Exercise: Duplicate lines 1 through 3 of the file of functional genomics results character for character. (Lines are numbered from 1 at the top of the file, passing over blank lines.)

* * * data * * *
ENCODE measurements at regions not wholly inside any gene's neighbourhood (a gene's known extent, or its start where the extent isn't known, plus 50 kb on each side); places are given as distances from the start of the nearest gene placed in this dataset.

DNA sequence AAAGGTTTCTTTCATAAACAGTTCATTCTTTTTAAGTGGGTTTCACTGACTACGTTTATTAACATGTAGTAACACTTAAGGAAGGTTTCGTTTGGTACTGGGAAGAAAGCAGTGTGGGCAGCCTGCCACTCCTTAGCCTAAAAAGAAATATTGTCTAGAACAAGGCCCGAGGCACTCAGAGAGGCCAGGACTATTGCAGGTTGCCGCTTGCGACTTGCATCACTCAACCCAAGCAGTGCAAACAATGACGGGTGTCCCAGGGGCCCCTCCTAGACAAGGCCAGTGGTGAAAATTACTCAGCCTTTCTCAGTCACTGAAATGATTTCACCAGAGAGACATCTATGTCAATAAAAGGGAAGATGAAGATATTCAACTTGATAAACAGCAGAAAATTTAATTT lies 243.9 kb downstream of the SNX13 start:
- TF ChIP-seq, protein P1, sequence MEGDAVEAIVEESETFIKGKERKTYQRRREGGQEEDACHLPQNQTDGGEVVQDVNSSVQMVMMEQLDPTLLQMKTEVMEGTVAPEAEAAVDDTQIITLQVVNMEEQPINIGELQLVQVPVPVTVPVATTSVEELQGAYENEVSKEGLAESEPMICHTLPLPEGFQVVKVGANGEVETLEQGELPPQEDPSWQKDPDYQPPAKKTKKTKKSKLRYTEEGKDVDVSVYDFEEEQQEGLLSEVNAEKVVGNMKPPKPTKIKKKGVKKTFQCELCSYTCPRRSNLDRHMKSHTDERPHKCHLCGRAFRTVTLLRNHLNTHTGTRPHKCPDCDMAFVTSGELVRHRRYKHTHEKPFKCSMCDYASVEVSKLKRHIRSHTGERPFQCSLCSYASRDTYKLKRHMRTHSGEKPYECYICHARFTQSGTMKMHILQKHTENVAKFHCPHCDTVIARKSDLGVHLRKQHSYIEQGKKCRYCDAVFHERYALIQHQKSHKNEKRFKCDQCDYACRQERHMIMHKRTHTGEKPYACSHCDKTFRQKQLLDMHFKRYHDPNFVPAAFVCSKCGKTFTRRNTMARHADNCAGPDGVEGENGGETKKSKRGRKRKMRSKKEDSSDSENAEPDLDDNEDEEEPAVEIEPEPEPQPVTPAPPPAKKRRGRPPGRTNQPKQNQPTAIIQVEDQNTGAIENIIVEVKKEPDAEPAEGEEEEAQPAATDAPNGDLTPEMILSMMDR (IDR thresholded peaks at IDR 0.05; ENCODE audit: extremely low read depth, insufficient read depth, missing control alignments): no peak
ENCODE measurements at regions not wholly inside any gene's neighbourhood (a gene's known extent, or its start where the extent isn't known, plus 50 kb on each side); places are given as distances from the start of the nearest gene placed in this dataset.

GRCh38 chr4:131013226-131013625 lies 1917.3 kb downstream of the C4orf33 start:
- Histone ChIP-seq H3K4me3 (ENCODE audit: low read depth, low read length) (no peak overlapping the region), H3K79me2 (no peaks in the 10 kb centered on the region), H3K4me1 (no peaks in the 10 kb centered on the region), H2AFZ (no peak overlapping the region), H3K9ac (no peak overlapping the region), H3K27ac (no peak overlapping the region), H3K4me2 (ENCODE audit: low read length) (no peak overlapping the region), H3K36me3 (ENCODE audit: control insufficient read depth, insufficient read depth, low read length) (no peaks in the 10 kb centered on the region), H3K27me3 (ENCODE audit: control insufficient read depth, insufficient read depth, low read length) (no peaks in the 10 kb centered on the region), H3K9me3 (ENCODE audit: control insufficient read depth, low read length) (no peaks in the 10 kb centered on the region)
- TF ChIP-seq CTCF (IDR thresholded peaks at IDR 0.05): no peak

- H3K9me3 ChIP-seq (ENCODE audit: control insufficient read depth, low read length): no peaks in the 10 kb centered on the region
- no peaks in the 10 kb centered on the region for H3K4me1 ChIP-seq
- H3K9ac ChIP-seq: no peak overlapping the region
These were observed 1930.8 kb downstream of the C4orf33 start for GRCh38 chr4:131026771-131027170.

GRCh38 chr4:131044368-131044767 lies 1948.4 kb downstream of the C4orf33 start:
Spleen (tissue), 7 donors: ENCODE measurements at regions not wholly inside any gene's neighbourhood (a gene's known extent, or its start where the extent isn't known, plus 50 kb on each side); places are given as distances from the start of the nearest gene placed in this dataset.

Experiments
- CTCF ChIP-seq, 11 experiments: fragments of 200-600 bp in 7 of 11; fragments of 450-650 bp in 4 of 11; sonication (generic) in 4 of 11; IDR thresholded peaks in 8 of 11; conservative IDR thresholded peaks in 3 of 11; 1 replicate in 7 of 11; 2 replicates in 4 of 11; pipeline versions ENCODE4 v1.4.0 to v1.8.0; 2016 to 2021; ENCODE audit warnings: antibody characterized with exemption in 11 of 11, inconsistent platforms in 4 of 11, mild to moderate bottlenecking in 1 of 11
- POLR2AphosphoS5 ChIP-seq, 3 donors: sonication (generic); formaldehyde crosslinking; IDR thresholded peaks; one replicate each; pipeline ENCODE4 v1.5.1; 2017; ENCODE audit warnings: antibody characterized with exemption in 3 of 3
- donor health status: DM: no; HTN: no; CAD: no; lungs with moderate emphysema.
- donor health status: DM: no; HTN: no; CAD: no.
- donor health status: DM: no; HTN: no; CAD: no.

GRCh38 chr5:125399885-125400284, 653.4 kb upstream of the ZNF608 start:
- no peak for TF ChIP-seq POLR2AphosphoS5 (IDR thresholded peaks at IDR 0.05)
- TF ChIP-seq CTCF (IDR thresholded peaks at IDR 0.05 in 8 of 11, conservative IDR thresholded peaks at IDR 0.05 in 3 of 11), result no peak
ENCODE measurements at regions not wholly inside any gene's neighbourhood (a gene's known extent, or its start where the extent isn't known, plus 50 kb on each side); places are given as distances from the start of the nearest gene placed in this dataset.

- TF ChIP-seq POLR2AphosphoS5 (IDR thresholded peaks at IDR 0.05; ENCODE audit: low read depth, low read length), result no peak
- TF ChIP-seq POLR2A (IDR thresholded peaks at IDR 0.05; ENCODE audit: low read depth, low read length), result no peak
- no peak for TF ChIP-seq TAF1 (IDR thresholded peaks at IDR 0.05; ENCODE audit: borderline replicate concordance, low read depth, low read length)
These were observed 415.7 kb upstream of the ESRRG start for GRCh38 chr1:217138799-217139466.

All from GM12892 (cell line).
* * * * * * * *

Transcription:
ENCODE measurements at regions not wholly inside any gene's neighbourhood (a gene's known extent, or its start where the extent isn't known, plus 50 kb on each side); places are given as distances from the start of the nearest gene placed in this dataset.

DNA sequence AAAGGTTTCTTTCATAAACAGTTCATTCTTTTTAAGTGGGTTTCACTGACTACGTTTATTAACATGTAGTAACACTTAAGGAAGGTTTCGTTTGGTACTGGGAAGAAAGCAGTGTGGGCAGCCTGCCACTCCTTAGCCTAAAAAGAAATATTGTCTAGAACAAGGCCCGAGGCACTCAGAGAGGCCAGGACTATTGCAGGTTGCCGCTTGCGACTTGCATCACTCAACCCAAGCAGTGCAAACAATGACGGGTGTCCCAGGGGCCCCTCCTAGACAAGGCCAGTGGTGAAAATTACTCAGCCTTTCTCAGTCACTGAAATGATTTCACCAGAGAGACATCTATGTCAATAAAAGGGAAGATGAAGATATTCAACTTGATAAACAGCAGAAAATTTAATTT lies 243.9 kb downstream of the SNX13 start:
- TF ChIP-seq, protein P1, sequence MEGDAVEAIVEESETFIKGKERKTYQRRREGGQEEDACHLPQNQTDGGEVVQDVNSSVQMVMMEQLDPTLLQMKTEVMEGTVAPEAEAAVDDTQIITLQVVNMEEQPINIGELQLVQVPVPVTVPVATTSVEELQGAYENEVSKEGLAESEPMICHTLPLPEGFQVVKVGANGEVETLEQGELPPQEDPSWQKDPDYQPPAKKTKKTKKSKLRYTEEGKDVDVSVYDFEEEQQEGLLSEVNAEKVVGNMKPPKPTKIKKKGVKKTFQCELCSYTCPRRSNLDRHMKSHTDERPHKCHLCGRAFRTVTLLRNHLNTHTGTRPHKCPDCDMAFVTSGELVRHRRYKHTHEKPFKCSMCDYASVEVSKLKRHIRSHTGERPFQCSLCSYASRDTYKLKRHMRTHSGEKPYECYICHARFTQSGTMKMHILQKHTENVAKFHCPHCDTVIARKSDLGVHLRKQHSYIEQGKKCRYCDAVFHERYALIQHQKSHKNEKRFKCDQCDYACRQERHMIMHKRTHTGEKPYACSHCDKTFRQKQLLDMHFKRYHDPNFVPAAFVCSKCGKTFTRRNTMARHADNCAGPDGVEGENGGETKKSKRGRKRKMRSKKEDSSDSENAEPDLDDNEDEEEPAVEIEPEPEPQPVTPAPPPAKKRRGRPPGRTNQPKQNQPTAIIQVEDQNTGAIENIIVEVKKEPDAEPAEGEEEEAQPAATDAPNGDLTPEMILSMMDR (IDR thresholded peaks at IDR 0.05; ENCODE audit: extremely low read depth, insufficient read depth, missing control alignments): no peak